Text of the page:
Will Britton be an Aggie?

He had a chance to go in the second round, but because of signability issues, he slipped to the 23rd round. Now, he's got the biggest decision of his life looming. Take the money or enroll at Texas A&M this fall. David Sandhop chats with the blue-chip pitcher about the decision.

Tomball High School, a northwest suburb of Houston, has produced many quality baseball prospects in recent years. From Troy Patton, the Astros' top pitching prospect in their minor league farm system, to the collegiate homerun hitting leader Kyle Russell of the Texas Longhorns and pitchers Blake Rampy and Doug Frame who played at Texas A&M, the pipeline of talent to college and pro baseball is impressive.

Thus, it comes as no surprise that one of Texas A&M's top pitching signees in the Class of 2007, Drake Britton, hails from Tomball. It also comes as no surprise that the 6-foot-2, 215-pound power lefty was selected by the Boston Red Sox in the 23rd round.

But don't let that 23rd round selection fool you, Britton has early round talent and potential. His draft position slipped after concerns about his signability when he turned down a second round offer from Washington.

"Before the draft, I set an amount (signing bonus) that I would accept to go pro and I made a decision not to move from that dollar figure when teams called," Britton said. "The Washington Nationals called me right before their second round pick and said they would draft me if I agreed to a certain signing bonus. It didn't meet my number, so I passed."

A&M coach Rob Childress and the Texas A&M baseball fans will gladly welcome a left-hander with second round talent to College Station and Olsen Field.

Britton has four pitches including a 92-94 mph fastball, slider, curveball, and a change-up, but he credits his attitude and mental approach toward getting batters out as a key factor in his success.

"I like to control the situation and attack the hitters," Britton said. "I want to be the first to strike and get ahead in the count. I know what I can do, so I use that to take control."

The Tomball native credits his high school coach for his development as a player and for instilling the motivation and work ethic to be successful.

"Coach Lynch really develops talent here. You can see it with so many of his players in college and the pros," Britton said. "He's very detail-oriented and he's a perfectionist. He videotapes every player and breaks down our form and everything, and compares our videos with similar players in the pros. It really hits home with the players what he's trying to do, which is use proper technique and form."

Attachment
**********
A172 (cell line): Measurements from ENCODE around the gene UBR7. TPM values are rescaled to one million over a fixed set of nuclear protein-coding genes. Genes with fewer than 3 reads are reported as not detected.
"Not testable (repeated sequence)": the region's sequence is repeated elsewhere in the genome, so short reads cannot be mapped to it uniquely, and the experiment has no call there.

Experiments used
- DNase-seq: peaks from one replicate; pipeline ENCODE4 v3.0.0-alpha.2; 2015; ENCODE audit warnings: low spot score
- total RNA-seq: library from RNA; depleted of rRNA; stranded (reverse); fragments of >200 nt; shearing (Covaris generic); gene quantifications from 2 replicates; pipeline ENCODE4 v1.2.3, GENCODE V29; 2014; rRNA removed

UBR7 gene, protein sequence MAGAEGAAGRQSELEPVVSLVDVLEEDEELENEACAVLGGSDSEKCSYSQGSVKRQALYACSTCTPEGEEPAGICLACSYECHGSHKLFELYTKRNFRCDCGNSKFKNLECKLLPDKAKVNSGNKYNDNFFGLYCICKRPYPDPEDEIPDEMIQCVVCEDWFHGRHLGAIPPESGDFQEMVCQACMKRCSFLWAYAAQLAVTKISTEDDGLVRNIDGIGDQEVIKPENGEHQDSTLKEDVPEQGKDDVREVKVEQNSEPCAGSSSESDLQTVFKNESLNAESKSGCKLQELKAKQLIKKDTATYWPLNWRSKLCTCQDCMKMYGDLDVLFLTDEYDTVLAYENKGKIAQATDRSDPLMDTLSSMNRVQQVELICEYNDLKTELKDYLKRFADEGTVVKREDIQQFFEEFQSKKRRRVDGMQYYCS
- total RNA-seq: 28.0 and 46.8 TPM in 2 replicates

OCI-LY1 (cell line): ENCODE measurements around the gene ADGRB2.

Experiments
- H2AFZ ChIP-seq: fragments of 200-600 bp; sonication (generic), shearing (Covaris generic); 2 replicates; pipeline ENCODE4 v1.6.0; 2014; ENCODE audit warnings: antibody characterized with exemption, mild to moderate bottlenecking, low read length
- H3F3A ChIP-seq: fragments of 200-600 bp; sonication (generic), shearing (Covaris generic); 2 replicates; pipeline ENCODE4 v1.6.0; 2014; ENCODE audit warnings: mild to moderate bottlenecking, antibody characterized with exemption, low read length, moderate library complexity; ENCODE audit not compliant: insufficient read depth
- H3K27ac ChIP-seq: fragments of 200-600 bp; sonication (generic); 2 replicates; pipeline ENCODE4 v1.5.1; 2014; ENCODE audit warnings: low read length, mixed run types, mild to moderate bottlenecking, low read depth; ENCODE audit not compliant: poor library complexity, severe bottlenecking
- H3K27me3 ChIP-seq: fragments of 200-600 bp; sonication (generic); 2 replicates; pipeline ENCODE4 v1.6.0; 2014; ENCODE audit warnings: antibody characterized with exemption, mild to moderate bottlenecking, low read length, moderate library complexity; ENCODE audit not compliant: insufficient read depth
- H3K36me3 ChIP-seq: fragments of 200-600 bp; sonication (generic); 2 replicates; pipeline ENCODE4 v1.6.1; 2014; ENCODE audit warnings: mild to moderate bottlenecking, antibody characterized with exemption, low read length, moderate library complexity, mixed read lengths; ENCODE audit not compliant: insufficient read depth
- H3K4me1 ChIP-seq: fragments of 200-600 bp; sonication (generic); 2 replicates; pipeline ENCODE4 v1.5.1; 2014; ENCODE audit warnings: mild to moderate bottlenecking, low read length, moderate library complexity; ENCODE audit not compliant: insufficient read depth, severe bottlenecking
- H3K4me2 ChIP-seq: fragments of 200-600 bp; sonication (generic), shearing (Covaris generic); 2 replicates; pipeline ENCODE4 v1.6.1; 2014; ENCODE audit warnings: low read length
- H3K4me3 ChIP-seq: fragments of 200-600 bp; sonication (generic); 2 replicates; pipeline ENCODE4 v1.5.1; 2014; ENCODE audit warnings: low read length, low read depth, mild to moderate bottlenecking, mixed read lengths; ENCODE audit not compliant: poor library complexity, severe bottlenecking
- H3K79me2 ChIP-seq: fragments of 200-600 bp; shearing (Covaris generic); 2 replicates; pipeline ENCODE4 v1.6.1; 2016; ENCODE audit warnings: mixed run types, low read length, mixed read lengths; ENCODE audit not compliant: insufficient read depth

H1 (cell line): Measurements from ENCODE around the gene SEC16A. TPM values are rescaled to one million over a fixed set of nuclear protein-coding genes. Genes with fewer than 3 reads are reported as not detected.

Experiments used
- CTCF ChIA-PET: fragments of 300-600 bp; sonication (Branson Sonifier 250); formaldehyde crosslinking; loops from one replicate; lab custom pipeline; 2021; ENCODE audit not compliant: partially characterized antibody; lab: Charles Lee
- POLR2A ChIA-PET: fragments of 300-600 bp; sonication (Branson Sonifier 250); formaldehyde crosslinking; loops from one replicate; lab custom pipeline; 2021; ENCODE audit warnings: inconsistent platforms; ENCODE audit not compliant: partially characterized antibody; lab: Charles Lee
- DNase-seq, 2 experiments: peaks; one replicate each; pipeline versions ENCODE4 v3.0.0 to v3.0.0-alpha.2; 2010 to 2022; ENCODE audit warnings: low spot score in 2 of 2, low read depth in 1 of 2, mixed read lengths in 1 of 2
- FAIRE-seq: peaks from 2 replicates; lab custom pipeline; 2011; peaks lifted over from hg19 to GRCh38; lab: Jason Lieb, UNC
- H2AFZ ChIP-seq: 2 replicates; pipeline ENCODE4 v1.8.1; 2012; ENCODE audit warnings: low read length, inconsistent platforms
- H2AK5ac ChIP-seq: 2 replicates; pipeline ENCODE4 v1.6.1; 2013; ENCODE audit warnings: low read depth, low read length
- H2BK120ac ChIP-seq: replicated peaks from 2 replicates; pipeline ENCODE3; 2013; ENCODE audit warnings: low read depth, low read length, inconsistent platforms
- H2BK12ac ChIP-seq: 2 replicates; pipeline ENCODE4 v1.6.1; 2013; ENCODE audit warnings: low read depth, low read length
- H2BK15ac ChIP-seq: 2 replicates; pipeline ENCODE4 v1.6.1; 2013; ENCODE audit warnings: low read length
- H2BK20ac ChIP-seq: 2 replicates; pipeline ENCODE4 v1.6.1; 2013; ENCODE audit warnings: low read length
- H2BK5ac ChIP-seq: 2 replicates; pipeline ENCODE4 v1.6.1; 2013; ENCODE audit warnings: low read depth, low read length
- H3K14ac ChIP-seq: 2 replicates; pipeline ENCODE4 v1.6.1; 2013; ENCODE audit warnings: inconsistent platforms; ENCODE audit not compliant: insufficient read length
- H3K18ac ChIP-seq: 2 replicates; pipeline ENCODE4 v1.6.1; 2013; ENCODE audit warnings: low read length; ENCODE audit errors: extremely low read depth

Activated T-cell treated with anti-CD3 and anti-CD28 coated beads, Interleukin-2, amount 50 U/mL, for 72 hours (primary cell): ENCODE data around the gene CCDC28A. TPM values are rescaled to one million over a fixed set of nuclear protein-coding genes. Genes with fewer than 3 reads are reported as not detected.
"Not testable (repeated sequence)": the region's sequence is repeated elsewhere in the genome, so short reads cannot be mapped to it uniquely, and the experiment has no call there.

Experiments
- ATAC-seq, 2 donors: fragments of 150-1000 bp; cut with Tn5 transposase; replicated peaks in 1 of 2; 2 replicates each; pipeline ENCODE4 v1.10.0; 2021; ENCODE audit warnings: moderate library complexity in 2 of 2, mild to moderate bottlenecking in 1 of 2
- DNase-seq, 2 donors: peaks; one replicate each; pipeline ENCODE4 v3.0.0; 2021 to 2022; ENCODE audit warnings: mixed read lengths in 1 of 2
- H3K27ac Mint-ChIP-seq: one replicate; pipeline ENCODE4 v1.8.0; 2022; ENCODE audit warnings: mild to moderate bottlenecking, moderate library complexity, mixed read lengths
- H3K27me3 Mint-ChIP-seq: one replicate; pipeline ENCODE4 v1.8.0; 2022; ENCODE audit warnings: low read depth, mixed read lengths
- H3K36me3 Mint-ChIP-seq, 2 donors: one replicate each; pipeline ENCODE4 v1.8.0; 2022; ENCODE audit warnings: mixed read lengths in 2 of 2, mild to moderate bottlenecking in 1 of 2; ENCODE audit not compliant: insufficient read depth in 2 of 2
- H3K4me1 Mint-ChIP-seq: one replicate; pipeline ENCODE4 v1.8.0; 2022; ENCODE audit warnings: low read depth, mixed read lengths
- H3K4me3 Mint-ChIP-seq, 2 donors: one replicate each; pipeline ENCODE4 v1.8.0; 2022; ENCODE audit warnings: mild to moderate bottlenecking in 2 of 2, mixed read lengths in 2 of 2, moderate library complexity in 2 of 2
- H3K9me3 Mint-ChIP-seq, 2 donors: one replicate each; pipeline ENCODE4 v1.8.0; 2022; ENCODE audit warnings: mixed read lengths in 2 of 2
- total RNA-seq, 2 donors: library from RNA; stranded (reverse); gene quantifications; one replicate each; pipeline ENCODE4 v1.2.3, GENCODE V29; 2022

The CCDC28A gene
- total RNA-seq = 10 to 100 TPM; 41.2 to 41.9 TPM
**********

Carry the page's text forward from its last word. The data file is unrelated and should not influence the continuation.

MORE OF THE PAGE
Britton sees a lot of the same coaching qualities in Coach Childress, which was a major reason why the Southpaw chose the Aggies over virtually every major college baseball program in the Big 12 and the state.

"I connected one-on-one with Coach Childress. His work ethic is the same as Coach Lynch's," Britton said. "I also heard from a lot of baseball people that he is a great coach. That really clinched it for me."

With the August 15 deadline for prospects to either sign a pro contract or attend college only 2-plus weeks away, is there any chance the Red Sox could come with a last minute offer to sway the young left-hander?

"It would have to be something crazy for that to happen," Britton said. "I'm pretty much dead-set on going to A&M. I believe in myself and I'm confident I can be successful at Texas A&M and get drafted much higher after college. Boston told me they will come with a final offer at the end of July, but it probably won't matter."

Britton says he's very confident in his fastball and slider, but is looking forward to working with Coach Childress to improve his consistency with his curveball and change-up. If he can throw all for pitches for strikes, Britton should be a dominant force in collegiate baseball. That's not good news for Big 12 hitters.




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